Ashcroft v. Dhaliwal,


2008 BCCA 352

Date: 20080916

Docket: CA35058


Elisabeth Ashcroft




Gursharan Dhaliwal and Jagpal Trucking Ltd.




The Honourable Madam Justice Huddart

The Honourable Madam Justice Kirkpatrick

The Honourable Mr. Justice Tysoe


T. R. Berger, Q.C.
J. S. Mackoff

Counsel for the Appellant

P. G. Foy, Q.C.
A. M. Gunn, Jr.

Counsel for the Respondents

Place and Date of Hearing:

Vancouver, British Columbia

28 April 2008

Place and Date of Judgment:

Vancouver, British Columbia

16 September 2008


Written Reasons by:

The Honourable Madam Justice Huddart

Concurred in by:

The Honourable Madam Justice Kirkpatrick

The Honourable Mr. Justice Tysoe

Reasons for Judgment of the Honourable Madam Justice Huddart:

[1]                At its root, this appeal from an assessment of damages is about whether the settlement amounts received from a subsequent tortfeasor should be deducted from a damage award made against the original tortfeasor where a trial judge finds both tortfeasors caused the appellant an indivisible loss by their admitted negligence.  The trial judge’s reasons for judgment are indexed at: 2007 BCSC 533, [2007] 10 W.W.R. 326, 71 B.C.L.R. (4th) 234.

[2]                For the following reasons I find that the trial judge was correct to deduct the settlement amounts from the damage award against the respondents.  The fundamental principle of damage awards is that the plaintiff should be “compensated for the full amount of his loss, but not more”.  The proper focus of a damage award is on the plaintiff’s loss.  The Court should not encourage settlement with the promise that plaintiffs may have the opportunity for double recovery.  There is no valid policy reason for treating concurrent and consecutive torts differently when both are necessary causes of an indivisible injury and its consequential losses.


[3]                The appellant, Ms. Ashcroft, was injured in two motor vehicle accidents nearly a year apart.  The first accident occurred on 27 October 2003 when a dump truck driven by the respondent, Mr. Dhaliwal, attempted to merge into the lane in which Ms. Ashcroft was driving her small sports car.  Mr. Dhaliwal did not see Ms. Ashcroft’s car, which was partially ahead of him, and drove his right front bumper into the driver’s side of Ms. Ashcroft’s car.  After both vehicles came to a stop, Mr. Dhaliwal still did not see Ms. Ashcroft’s car and attempted, again, to move into her lane causing her car to tip up onto its right hand side.  Ms. Ashcroft became suspended in the air by her safety belt and harness.  When Mr. Dhaliwal finally observed what had happened, he backed up his truck causing Ms. Ashcroft’s car to fall back to an upright position on the roadway.  At the time of the accident, Mr. Dhaliwal was in the employ of the respondent Jagpal Trucking Ltd. which owned the dump truck.  Both respondents admitted liability.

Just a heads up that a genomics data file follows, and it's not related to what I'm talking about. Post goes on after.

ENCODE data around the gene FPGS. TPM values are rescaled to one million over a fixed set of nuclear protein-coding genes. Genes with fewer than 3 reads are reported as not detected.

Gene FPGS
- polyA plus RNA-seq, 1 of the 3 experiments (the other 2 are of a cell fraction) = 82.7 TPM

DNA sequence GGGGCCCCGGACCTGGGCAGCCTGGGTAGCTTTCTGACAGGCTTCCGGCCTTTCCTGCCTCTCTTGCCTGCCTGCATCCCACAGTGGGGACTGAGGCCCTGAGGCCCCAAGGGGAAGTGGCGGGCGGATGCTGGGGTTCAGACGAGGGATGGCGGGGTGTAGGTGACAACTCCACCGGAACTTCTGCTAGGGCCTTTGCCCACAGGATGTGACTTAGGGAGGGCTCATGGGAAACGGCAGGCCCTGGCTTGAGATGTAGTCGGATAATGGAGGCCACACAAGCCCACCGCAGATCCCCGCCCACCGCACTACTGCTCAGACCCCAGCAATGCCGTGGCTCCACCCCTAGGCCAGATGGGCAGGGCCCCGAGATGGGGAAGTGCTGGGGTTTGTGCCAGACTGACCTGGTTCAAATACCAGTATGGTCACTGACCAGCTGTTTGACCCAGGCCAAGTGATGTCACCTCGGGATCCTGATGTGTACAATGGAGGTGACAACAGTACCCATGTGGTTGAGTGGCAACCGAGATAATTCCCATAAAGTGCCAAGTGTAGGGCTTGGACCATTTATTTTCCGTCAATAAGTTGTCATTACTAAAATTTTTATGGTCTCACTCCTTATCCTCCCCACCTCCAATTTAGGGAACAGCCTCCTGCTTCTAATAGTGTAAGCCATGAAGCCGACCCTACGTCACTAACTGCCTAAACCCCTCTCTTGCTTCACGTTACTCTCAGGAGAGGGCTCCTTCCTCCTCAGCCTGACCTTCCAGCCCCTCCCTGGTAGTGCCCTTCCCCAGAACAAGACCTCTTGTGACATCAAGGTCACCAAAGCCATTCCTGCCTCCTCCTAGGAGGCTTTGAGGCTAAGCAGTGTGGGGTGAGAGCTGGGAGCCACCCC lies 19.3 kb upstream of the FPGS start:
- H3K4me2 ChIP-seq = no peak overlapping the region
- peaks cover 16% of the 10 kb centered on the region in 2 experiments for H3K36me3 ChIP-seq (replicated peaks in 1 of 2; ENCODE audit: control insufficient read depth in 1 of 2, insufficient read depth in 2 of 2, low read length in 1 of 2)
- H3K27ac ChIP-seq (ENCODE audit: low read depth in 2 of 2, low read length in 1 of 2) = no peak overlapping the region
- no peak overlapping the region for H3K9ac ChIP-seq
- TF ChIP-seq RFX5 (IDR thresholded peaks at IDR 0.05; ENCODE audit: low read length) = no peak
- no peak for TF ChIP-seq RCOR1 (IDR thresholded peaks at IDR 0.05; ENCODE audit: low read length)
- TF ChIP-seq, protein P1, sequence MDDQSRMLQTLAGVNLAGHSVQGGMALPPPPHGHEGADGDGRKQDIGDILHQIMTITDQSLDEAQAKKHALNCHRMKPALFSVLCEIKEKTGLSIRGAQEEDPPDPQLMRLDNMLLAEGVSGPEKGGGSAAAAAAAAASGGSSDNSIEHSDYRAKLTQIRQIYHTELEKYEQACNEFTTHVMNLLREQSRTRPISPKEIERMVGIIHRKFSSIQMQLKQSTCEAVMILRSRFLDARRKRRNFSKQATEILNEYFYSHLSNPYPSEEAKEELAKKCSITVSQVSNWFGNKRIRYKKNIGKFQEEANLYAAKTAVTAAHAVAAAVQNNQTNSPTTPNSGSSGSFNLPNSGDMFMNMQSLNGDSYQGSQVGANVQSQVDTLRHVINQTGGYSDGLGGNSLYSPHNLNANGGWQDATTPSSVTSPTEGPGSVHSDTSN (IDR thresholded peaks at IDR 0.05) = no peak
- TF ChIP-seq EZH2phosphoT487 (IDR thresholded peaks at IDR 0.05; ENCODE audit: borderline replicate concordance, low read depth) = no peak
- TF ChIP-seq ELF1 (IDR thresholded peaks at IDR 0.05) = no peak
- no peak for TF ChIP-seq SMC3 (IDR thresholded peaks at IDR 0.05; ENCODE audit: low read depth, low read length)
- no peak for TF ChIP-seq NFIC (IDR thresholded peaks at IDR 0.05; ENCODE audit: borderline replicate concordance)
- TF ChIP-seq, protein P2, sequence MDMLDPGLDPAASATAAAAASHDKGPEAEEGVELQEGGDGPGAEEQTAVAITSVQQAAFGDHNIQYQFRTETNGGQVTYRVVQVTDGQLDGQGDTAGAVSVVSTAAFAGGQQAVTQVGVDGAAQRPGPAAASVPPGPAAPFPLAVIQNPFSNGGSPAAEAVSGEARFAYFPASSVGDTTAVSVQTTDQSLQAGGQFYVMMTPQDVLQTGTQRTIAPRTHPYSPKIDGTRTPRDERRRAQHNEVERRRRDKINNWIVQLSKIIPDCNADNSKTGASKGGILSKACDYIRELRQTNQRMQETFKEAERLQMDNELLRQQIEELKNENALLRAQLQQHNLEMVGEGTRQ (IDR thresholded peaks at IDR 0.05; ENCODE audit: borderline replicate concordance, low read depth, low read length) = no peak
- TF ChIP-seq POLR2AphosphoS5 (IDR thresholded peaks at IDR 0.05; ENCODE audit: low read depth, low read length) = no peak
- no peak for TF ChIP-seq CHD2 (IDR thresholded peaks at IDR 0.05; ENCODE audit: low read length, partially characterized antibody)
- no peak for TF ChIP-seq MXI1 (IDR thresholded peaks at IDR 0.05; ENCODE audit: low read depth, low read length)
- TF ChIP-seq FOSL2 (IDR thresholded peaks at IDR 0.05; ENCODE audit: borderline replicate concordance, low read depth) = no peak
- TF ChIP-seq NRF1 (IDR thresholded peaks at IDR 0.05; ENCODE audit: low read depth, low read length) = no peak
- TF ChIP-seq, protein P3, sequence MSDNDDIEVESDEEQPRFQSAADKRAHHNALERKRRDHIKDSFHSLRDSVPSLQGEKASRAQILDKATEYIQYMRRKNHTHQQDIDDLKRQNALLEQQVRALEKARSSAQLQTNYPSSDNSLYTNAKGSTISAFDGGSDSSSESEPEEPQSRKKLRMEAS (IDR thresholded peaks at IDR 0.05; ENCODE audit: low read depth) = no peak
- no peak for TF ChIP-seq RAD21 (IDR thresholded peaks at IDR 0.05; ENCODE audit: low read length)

[4]                The second accident occurred on 20 October 2004.  A vehicle, turning left, cut across the path of the car in which Ms. Ashcroft was travelling and collided with the right hand front passenger side of the car occupied by Ms. Ashcroft.  The trial judge described the second accident as “relatively minor” compared to the first accident.  The driver and owner of the left-turning vehicle admitted liability for this second accident.  Ms. Ashcroft settled her claim arising from the second accident and sought only an assessment of damages for the first accident.  While its terms were not before this Court, it seems agreed by all parties that the settlement precludes claims against the respondents by both the appellant and the second tortfeasor.

[5]                Before the accidents, Ms. Ashcroft was in excellent health.  After the first accident, she suffered soft tissue injuries to her neck, shoulders, back, hips, upper arms and legs.  The trial judge found, at paragraph 23, that Ms. Ashcroft developed post-traumatic stress disorder, major depressive episode and chronic pain disorder as a result of the first accident.  She had returned to work but was still receiving treatment and trying to recover from the first accident when the second accident occurred, aggravating and exacerbating her injuries from the first accident.  After the second accident, Ms. Ashcroft permanently lost her ability to return to work.

The reasons of the trial judge

[6]                Drawing on the concepts as discussed in Athey v. Leonati, [1996] 3 S.C.R. 458, [1997] 1 W.W.R. 97, 140 D.L.R. (4th) 235, 81 B.C.A.C. 243, the trial judge defined an “indivisible” injury as that “caused or materially contributed to by a tort” and a “divisible” injury as one that has “no causal connection” to the tort.  He found that Ms. Ashcroft’s injuries from the second accident were “indivisible” from her first‑accident injuries and their consequences because, at the time of the second accident, she had not yet recovered from the first accident and the second accident realized a vulnerability created by the first accident, namely, the risk that her first‑accident injuries would be aggravated and exacerbated.  Thus, the respondents were fully liable for the entirety of the injuries and their consequences the first tortfeasor had caused Ms. Ashcroft.